Wednesday, September 3, 2014

Chasing "Old Joe Clark," Wade Ward Style


I’ve gotten into the habit of “documenting” my attempts to get closer to a new tune I am trying to learn by video taping multiple “takes” of my efforts, and posting them on my YouTube channel, clearly marked as successive endeavors to play the tune in a manner that (hopefully) demonstrates a capacity to improve. 

I suppose my efforts don’t always follow that trajectory.  I suppose successive efforts can get further from the tune.  When that happens, as it has in one recent instance, having the various “takes” allows me to see where I went off course.  Did I focus too much on capturing the entire melody without thinking how to translate the tune into clawhammer?  Was I too predictably rhythmic to the extent of leaving something out in a way that pushed me further and further from the melody?  Or have I simply not managed to integrate the elements of the tune, have I failed to find the tune’s core character, and missed its musical point completely?

I talked about one such effort in my Little Bear Banjo Hospital blog recently (8 August 2014):


In this musical adventure, I was trying to get at Wade Ward’s Old Joe Clark, inspired by Stephen Wade’s rousing interpretation of the tune:

https://www.youtube.com/watch?v=d-Z9Bqq_Hug

I think I’ve come further since that blog:


And in this instance, I’ve had Dan Levenson’s personal intervention in the form of his Banjo Hangout “Tunetorial,” a weekly informal teaching video that Dan posts:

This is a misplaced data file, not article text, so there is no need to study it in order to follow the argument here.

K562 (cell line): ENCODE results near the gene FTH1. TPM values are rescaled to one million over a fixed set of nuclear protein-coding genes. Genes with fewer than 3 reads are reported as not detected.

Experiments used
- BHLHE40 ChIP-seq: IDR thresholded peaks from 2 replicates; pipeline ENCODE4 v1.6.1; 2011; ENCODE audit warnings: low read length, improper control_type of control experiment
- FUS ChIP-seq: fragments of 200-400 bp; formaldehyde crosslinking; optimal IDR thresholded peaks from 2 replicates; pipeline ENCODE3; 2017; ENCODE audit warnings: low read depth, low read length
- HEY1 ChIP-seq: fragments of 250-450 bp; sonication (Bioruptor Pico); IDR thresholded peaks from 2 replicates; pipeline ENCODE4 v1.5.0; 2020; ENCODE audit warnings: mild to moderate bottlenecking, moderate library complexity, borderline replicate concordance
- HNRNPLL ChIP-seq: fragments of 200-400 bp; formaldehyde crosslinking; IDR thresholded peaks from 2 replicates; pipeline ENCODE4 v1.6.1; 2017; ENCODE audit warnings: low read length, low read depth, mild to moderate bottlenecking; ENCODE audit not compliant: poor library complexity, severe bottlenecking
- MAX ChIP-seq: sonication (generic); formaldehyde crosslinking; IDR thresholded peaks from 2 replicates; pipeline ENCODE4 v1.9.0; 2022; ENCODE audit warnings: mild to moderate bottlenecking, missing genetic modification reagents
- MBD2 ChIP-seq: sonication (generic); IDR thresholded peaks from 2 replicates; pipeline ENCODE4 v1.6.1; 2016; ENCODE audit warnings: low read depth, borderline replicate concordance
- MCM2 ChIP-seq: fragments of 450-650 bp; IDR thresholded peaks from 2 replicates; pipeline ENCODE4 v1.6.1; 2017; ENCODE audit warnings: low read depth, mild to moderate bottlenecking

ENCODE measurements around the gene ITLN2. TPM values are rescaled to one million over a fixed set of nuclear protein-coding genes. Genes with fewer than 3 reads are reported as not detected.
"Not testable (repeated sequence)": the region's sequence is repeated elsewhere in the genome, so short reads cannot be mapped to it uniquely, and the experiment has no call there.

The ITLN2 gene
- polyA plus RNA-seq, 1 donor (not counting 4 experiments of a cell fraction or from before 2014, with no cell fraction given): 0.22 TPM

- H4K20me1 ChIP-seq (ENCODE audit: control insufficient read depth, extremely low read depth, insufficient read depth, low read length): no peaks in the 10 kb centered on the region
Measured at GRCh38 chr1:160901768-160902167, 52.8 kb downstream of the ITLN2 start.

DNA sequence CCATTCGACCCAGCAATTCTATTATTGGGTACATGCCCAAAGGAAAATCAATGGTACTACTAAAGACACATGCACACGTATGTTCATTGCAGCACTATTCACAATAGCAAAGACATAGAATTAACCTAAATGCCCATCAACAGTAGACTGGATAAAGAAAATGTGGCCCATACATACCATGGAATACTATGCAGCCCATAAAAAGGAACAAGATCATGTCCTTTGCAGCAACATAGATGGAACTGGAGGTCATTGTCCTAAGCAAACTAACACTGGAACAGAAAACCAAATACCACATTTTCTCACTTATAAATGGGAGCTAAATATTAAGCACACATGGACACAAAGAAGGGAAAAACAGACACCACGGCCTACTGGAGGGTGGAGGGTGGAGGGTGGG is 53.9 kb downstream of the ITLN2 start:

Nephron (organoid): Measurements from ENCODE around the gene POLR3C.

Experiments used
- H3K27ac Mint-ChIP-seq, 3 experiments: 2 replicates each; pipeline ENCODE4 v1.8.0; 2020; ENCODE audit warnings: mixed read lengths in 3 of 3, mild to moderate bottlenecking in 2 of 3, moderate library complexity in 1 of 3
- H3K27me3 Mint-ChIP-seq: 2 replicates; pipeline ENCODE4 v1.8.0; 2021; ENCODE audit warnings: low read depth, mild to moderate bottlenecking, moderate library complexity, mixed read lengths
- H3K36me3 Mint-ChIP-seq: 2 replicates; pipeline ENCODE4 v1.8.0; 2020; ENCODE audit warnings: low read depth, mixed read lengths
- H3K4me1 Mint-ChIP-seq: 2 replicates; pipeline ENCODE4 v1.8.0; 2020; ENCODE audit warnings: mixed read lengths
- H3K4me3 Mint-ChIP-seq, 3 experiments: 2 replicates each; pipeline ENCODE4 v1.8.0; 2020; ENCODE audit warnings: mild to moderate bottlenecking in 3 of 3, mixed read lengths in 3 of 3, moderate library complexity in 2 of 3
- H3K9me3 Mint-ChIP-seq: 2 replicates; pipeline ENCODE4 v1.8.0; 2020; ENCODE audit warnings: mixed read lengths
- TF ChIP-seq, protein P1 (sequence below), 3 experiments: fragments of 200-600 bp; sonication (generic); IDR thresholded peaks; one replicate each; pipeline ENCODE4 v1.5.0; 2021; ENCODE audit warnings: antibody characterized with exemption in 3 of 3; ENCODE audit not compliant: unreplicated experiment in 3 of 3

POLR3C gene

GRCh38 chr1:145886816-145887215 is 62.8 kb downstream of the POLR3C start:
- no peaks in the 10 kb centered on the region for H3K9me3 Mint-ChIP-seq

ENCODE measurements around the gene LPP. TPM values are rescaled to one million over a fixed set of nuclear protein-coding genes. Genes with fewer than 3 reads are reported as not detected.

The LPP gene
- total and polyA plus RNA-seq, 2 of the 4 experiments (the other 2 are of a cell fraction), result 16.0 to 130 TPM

But I’m still not that much closer to understanding Wade Ward’s playing.  I still don’t have the equation in mind that will get me closer to the way Ward played the banjo, producing his own unique rhythmic sense that accented his fiddler friend Uncle Charlie Higgins. 

I get that he plays drop thumb on “internal strings” and uses that scratch followed by a downpick on the 1st string, twice, but that gets me closer to elements of his style, not the style itself.

Ted Ingham observed, in a 2009 Banjo Hangout thread: 

One tip is that Miles Krassen's clawhammer book relies on Uncle Wade a lot, and his tab arrangements include a lot of "internal drop-thumbing" which seems one of the keys to his style. Ward often plays the 2nd string in combo with a drop-thumb to the 3rd, or ditto with the 3rd and 4th as part of his rhythmic accompaniment. I think this gives his playing a great rhythmic complexity and hop, definitely analogous to Monk.  (See:  http://www.banjohangout.org/archive/141087)

In the same thread, David Douglas noted:

Not long ago I went to a Bruce Molsky concert and I cornered him before the show to ask him if he had an inspiration for his technique of frequently sounding his 4th string while playing banjo (not drop thumbing, doing it in place of the brush stroke). He immediately answered "Wade Ward", his first inspiration on OT banjo playing! I went home, relistened to some Wade Ward recordings (he was also my very first OT banjo inspiration) and, lo and behold, there it was, right in there. I guess I'd been missing this little subtly all these years. I suggest trying to throw that into the mix and seeing if that brings you closer to Wade's sound.